East Tennessee State University
Subject Listing - Psychology
Advisor: Dr. Chris Dula
Friday, Oral Session 6, Presentation 5, Carmichael Hall 102
DEVELOPMENT OF THE SEX OFFENDER ATTITUDE SCALE
Research has shown that the attitude of the public toward sex offenders is generally negative (Nelson, Herlihy, and Oescher, 2002). It has also been shown there are a variety of myths widely held about sex offenders, which are typically false (e.g., Federoff & Moran, 1997; Johnston, Ward, and Hudson, 1997; Schwartz, 1995). However there is little information as to what aspects of sex offenders are most stigmatized or to what degree prejudices might vary toward sex offenders. If the public holds staunch unwarranted negative attitudes toward sex offenders, there is little hope for released sex offenders to successfully reintegrate into society and thus, less informal monitoring of former offenders and little incentive to prevent re-offending. Thus, it is in the interest of society, that we understand the nature of prejudices toward sex offenders, so that attempts can be made to promote maximal reintegration in order to prevent recidivism. The purpose of this project was to develop a scale for measuring attitudes toward sex offenders. The Sex Offender Attitude Scale (SOAS) was developed by psychology faculty and students who generated an initial set of 27 items. The SOAS was given to 66 individuals from a mid-sized southeastern university (mean age = 23.3 years, sd = 6.4), along with a variety of other personality measures. The SOAS was subjected to a principal components factor analysis, and two subscales were identified whose themes revolved around removing blame from the offender and a sense of offenders being hopeless in terms of reformation. As a result of the analyses, 4 items were removed, leaving 23 items. The SOAS Total scale (all items combined), Blame Removal scale, and Hopelessness scale, had Chronbach's Alpha coefficients of .76, .60, .85, respectively. The various SOAS scales were related to other measures in predicted directions, including measures of Agreeableness, Tolerance, Sociability, and Responsibility, with positive and negative correlations ranging in magnitude from r = .26 to r = .62, where p < .05. Results will be discussed in terms of further development of the SOAS, its relation to various constructs, and its ultimate intended use in helping to reintegrate former sexual offenders into society in such a way as to prevent re-offending, through increasing social contact with others (higher levels of informal monitoring) and increasing feelings of acceptance and forgiveness in the former offender (to invoke a greater desire to resist re-offending in order to maintain approval).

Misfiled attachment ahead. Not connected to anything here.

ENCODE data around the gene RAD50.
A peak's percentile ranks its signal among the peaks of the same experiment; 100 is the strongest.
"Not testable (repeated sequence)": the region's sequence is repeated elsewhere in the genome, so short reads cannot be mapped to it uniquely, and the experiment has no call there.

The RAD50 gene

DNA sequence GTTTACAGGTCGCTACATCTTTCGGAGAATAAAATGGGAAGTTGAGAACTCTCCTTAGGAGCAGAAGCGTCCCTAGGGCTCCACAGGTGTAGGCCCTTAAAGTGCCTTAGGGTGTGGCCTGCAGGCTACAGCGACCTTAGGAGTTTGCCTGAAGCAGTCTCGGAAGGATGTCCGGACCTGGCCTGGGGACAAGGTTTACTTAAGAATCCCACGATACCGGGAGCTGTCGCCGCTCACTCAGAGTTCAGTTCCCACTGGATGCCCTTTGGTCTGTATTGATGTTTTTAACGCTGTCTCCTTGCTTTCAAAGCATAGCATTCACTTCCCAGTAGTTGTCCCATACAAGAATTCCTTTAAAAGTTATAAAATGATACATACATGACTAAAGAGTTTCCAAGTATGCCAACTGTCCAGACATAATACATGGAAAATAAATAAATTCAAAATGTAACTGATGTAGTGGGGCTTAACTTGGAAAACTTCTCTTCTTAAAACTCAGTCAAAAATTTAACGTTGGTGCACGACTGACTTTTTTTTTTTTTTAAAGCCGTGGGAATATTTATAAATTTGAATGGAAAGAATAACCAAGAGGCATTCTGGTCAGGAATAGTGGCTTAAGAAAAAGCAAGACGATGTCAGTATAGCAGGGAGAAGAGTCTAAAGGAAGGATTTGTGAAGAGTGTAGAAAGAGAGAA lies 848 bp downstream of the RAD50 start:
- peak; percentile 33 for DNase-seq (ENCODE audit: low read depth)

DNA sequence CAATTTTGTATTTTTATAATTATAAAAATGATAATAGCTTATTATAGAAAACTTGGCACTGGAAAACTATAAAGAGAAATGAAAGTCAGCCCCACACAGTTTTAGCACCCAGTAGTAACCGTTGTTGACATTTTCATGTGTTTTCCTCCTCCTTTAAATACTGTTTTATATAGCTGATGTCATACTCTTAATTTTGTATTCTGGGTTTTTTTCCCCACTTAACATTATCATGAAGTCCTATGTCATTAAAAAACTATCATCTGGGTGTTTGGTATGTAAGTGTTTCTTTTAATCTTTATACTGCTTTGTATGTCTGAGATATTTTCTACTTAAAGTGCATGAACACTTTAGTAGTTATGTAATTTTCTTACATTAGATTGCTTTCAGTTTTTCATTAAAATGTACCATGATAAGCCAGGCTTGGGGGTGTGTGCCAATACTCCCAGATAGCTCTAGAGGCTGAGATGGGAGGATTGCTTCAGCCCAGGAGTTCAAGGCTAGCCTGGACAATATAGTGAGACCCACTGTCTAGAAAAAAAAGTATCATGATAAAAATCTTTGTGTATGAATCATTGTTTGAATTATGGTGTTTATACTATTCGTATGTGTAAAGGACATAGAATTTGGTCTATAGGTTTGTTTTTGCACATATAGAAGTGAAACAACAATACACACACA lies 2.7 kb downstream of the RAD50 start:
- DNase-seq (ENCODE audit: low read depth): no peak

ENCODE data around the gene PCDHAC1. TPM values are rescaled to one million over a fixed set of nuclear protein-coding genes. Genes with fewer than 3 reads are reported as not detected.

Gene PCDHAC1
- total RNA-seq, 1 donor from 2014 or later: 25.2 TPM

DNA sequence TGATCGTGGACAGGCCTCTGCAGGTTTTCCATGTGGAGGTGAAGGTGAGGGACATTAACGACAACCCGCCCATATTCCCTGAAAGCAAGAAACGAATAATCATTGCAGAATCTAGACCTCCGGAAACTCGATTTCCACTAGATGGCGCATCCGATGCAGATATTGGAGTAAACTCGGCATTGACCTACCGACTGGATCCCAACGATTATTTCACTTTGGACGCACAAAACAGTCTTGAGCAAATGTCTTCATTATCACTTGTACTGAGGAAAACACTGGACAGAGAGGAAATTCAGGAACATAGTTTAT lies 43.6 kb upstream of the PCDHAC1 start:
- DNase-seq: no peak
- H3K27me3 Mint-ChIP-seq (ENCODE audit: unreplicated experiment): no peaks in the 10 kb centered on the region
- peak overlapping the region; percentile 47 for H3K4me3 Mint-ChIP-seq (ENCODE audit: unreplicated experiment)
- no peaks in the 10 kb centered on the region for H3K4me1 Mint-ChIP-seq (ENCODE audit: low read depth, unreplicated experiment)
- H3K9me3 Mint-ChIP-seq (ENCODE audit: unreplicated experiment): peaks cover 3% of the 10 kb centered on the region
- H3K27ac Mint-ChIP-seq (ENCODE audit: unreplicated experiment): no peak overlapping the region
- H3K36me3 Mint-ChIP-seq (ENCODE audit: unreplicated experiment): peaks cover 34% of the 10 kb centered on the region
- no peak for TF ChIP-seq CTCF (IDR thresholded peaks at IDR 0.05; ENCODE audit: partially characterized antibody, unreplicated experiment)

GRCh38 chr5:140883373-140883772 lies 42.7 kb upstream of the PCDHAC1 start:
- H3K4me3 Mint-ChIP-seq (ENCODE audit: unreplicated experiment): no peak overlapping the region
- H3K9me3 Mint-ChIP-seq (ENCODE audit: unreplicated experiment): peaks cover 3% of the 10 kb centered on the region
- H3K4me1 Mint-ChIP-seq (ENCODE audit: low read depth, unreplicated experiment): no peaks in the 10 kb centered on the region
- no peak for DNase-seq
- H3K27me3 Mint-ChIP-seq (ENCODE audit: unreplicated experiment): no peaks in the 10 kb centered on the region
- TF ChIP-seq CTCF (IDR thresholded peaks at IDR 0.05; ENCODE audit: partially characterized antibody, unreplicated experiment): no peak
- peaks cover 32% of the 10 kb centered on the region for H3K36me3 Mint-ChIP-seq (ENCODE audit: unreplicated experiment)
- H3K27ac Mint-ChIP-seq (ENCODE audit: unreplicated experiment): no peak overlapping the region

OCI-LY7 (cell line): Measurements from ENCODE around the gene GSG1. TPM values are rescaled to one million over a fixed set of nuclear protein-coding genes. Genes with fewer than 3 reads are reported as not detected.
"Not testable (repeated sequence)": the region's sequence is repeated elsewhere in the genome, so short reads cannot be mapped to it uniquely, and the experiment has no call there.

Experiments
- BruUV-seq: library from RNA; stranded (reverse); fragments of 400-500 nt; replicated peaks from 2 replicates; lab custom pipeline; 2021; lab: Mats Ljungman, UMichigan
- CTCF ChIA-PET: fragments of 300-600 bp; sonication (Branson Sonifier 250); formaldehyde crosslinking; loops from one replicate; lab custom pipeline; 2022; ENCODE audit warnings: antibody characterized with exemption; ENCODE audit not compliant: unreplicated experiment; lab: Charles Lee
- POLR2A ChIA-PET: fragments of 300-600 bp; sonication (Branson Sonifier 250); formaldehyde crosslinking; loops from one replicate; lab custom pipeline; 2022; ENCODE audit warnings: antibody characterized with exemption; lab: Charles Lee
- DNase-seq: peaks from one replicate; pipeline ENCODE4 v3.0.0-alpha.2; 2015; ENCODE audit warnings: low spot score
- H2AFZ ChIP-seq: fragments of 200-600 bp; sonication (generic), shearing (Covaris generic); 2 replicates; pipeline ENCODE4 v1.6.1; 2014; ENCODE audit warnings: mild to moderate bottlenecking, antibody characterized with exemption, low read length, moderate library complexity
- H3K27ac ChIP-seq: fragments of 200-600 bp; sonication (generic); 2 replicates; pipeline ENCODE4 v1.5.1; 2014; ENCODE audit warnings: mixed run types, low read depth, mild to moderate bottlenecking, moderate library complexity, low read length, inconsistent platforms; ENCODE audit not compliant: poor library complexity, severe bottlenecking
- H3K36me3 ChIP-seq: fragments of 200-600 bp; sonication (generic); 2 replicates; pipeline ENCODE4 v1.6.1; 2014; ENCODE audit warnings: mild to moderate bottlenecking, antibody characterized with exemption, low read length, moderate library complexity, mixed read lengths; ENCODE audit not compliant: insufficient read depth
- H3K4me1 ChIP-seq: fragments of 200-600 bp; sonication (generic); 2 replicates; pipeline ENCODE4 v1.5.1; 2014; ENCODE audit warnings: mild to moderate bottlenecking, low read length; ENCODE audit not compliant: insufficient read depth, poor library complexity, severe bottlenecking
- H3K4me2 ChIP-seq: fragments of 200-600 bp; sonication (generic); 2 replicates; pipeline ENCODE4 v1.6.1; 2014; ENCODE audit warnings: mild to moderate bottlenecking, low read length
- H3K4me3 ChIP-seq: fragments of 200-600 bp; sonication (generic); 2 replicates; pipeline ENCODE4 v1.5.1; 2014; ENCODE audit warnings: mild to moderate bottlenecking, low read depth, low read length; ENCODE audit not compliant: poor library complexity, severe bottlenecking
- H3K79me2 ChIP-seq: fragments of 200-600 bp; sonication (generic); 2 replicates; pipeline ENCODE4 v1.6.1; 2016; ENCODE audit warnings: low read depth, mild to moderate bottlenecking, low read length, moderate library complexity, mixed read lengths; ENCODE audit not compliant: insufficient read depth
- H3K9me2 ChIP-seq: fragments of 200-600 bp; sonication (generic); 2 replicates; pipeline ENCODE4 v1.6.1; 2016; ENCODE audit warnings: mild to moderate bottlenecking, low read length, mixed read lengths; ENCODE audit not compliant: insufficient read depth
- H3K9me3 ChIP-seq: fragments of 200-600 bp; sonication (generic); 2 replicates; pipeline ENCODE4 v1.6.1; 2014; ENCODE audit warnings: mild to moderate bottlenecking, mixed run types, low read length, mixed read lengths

Advisor: Dr. Chris Dula, Assistant Professor, Psychology, East Tennessee State University, Johnson City, TN